March 5, 1998 in Nation/World

Family Leave Act Gave Man Grounds To Sue He Was Fired For Choosing To Stay Home With Ill Wife

Ellen Forman Sun-Sentinel, South Florida
 

When Louis Hayes needed time off to care for his cancer-stricken wife, Shelly, he never thought he’d have to get involved with a federal law.

After all, his employer of 18 years, Larry Kline Wholesale Meats, had given him time to be with her during her surgery and hospital stay, with few questions asked.

But several days after Hayes asked for additional time off to care for his wife when she came home, he was told to show up on Sunday, his normal day of work, or he would be terminated, court records show. Grief stricken over his wife’s illness, Hayes told his bosses he decided to stay home.

He was fired.

“I was shocked, I was crying, I was beside myself,” Hayes said.

Several days later, his daughter-in-law told him that his decision - and his job - may be protected by the Family and Medical Leave Act, the 1993 federal law that gives workers the right to take up to 12 weeks unpaid leave per year to care for themselves or a sick relative.

Hayes got in touch with Miami labor attorney Robert Weisberg and sued. Earlier this month, a Miami jury awarded him nearly $200,000 in front pay, back pay and damages, which doubled the back pay award, for a total of $198,726.46.

Lois Kline, co-owner of Larry Kline Wholesale, said the company likely will appeal the verdict.

“We are a very caring company,” she said, noting that the firm had offered Kline his job back and gave employees time off when family members were ill.

“We didn’t fire him because he wasn’t working because his wife was sick. We fired him because he refused to work on Sundays,” she said.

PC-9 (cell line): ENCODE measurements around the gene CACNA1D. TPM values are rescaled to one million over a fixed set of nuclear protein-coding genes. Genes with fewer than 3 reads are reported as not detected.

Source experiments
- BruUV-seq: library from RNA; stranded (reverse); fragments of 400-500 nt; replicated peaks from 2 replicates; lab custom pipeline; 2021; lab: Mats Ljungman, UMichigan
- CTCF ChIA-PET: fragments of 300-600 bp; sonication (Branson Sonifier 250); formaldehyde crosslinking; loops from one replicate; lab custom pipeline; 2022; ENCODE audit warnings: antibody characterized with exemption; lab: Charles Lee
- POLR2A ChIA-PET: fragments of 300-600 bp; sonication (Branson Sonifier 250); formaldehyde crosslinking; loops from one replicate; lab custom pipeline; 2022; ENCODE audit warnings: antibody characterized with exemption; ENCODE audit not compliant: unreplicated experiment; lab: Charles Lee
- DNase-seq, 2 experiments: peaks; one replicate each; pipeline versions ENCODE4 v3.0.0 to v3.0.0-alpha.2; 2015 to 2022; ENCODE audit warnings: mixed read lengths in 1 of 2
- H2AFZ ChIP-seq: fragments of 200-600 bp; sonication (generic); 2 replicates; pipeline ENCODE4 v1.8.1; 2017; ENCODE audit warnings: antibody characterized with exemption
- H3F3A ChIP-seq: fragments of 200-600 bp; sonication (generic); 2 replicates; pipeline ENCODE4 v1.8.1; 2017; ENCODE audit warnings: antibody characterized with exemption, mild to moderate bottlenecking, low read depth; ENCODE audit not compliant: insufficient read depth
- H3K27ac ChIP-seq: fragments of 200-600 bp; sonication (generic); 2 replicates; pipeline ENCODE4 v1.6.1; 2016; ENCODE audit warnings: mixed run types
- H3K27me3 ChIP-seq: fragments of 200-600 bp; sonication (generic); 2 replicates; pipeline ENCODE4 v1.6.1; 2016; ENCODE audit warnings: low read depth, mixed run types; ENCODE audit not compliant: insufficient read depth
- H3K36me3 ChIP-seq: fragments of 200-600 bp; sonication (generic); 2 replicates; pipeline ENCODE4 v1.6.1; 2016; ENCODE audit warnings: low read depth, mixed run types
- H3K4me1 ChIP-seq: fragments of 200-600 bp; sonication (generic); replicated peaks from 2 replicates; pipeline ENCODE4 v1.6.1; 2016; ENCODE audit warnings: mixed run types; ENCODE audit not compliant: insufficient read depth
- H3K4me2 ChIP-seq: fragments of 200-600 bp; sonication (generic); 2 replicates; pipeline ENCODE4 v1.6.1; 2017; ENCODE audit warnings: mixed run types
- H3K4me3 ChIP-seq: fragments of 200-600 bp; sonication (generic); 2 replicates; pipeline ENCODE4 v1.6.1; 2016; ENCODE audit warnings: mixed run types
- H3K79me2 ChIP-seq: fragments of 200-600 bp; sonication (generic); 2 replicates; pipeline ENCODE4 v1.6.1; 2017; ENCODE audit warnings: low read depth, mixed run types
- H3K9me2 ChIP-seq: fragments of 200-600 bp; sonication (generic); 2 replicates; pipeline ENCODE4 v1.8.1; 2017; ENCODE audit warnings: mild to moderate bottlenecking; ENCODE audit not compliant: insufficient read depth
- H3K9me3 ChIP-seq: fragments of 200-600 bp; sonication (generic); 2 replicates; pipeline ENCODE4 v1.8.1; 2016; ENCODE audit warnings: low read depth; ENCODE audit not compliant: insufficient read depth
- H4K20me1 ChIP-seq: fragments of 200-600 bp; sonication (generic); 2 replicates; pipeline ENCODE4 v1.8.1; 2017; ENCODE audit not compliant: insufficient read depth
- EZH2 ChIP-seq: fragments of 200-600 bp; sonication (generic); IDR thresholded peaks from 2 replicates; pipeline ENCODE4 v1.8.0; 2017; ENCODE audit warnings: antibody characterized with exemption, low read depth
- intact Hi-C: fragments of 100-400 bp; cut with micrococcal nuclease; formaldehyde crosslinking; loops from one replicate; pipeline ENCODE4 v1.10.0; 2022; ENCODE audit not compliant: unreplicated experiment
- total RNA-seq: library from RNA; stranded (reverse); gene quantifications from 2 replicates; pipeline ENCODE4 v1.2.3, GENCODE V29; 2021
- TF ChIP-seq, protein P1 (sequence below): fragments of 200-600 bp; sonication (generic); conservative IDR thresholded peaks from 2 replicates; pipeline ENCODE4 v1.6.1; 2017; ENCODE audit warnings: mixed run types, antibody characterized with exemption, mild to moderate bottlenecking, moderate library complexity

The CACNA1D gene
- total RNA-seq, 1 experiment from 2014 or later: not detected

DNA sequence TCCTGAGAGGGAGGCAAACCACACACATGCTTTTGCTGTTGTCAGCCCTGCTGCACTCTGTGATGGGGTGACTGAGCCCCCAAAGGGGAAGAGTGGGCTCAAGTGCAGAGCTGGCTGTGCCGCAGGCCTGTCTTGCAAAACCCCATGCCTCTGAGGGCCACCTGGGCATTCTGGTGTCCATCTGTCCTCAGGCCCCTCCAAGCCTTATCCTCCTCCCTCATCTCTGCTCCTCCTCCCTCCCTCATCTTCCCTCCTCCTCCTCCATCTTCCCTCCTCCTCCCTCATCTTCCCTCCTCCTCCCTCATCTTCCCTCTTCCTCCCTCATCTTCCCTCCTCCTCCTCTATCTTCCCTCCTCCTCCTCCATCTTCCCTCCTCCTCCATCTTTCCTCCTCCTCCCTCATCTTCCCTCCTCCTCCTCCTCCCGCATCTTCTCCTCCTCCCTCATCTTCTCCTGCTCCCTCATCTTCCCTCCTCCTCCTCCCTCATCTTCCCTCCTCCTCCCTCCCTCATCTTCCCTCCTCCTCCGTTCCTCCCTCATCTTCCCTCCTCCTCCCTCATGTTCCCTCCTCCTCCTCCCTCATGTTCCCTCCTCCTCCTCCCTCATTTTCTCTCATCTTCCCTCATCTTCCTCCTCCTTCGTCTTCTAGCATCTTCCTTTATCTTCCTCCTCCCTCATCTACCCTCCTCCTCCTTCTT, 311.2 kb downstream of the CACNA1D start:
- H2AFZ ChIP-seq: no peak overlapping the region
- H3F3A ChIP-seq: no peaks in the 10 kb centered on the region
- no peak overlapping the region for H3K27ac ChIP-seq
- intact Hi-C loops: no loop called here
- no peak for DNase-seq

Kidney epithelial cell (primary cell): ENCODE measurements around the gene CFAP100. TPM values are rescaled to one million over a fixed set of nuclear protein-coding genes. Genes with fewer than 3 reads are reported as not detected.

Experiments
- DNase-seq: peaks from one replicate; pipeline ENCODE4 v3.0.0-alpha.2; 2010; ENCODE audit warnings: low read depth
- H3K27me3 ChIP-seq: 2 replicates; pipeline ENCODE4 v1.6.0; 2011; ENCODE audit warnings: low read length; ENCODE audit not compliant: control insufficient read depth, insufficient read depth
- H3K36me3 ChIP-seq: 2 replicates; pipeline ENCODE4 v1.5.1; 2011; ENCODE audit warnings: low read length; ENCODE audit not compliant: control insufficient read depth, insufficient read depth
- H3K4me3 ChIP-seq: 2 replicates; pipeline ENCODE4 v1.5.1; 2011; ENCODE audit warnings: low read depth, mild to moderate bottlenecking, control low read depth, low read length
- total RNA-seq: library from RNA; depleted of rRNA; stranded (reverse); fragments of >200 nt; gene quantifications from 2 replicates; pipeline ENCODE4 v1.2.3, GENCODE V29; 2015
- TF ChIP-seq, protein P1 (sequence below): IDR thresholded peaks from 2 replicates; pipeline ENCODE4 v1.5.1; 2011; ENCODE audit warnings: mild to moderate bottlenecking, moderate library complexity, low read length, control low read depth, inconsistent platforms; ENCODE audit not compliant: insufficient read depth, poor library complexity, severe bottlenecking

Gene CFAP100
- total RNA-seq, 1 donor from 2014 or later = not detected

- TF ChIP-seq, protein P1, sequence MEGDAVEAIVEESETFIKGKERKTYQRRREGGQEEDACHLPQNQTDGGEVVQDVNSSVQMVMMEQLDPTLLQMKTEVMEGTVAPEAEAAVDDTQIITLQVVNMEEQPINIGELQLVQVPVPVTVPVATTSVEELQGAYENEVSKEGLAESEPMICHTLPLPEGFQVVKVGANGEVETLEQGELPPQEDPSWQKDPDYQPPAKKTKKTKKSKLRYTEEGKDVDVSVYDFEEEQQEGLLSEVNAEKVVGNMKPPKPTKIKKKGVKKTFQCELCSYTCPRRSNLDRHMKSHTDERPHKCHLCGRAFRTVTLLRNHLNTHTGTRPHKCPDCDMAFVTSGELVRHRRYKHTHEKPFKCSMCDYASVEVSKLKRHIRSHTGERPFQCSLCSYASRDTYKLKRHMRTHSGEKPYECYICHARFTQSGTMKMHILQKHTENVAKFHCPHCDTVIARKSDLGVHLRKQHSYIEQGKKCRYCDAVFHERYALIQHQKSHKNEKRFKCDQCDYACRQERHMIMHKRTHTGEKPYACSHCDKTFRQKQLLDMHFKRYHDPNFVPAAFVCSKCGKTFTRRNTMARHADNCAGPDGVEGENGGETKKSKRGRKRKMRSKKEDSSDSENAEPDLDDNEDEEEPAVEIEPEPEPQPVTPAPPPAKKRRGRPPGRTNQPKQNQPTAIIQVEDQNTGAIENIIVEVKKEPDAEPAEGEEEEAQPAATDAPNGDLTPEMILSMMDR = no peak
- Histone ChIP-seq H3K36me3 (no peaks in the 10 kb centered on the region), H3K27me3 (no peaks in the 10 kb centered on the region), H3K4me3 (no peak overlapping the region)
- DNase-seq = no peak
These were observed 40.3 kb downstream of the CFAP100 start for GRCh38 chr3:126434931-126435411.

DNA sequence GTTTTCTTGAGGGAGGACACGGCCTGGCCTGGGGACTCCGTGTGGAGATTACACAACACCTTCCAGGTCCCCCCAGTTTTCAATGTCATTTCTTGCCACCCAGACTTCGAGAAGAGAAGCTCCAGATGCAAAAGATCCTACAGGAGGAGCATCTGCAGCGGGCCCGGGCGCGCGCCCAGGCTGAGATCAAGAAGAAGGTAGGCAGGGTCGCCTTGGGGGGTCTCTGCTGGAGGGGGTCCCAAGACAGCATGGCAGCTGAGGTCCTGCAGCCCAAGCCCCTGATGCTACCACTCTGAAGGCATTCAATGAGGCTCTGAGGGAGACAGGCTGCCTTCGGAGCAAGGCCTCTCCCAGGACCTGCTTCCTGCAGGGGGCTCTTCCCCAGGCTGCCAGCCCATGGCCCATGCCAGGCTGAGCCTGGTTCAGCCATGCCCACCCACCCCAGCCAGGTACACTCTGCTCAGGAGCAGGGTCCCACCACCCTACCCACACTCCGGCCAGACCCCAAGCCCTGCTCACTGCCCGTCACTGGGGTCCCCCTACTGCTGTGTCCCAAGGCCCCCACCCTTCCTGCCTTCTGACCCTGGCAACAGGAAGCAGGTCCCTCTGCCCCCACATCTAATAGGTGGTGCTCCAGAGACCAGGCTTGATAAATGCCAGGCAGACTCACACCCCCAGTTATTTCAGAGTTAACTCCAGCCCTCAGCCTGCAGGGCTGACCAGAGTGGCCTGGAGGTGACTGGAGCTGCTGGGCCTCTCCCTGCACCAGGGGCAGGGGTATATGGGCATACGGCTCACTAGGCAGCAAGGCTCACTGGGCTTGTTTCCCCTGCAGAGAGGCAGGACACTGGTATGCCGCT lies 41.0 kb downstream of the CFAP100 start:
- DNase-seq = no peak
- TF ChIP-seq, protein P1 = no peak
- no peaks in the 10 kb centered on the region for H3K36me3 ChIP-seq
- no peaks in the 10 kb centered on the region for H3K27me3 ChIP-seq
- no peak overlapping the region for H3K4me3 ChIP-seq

Shelly, Hayes’ wife of 33 years, died in February 1997. Throughout the trial, he kept her photo in front of him on the court desk.

Today, he lives with his daughter Ricki in the house his wife had longed for but only briefly lived in.

“Instead of her worrying about her cancer, she would speak to friends on the phone for 10 minutes about her cancer, and for 20 minutes, she’d talk about how they fired me, worrying about where a 57-year-old man would find a job,” he said. “She was more worried about me than fighting the cancer.”

Hayes is now unemployed. While his job at Louis Kline meats was administrative, the one that followed involved lifting, and he couldn’t do it.

“What happened to Lou underscores why there’s a need for a law like the Family and Medical Leave Act,” Weisberg said.

While the number of labor discrimination lawsuits has grown, litigation under the family act is still rare, lawyers say.

“(Hayes) is the first decision I’m aware of in which front pay has actually been awarded,” said Diane Heim, a Department of Labor attorney in Washington who works with the act. The front pay award represents what Hayes potentially lost in future earnings when he had to take a lesser-paying job after leaving the wholesale meat firm.

About two-thirds of the U.S. labor force, including private and public sector employees, work for employers covered by the family leave act, according to a 1996 government study of the act.

The act has stirred its share of controversy. Some employers say it’s a pain to administer, and it’s often used to tend to less-than-urgent matters. Another survey by Buck Consultants in 1996 found that one out of every three employers experienced an increase in the amount of leave time employees were taking as a result of the act.

Yet the 1996 Labor Department commission survey found that overall, use of the law is fairly low, with only 2 percent of all covered employees taking leave under the act. Few workers can afford to go without their paycheck for very long.

Hayes’ reason for taking the leave puts him in the majority. Almost 80 percent of those who take leave do so to care for a seriously ill child, spouse or parent. But at age 57, Hayes was older than the typical leave-taker, who’s most typically between 25 and 34.

Attorneys say that the act is rarely taken to court. Family leave matters are typically settled with a phone call by an attorney to an employer to remind him of the client’s right to take leave under the act.

While knowledge of the law is widespread, neither Hayes nor his employer had known anything about the Family and Medical Leave Act before the dispute unfolded. But according to Weisberg, Hayes’ attorney, the law applies whether you know about it or not.

“You only need to ask for leave that would qualify under the act,” he said. “There’s no burden on the employee to identify the provisions of the law in order to get the protections.”


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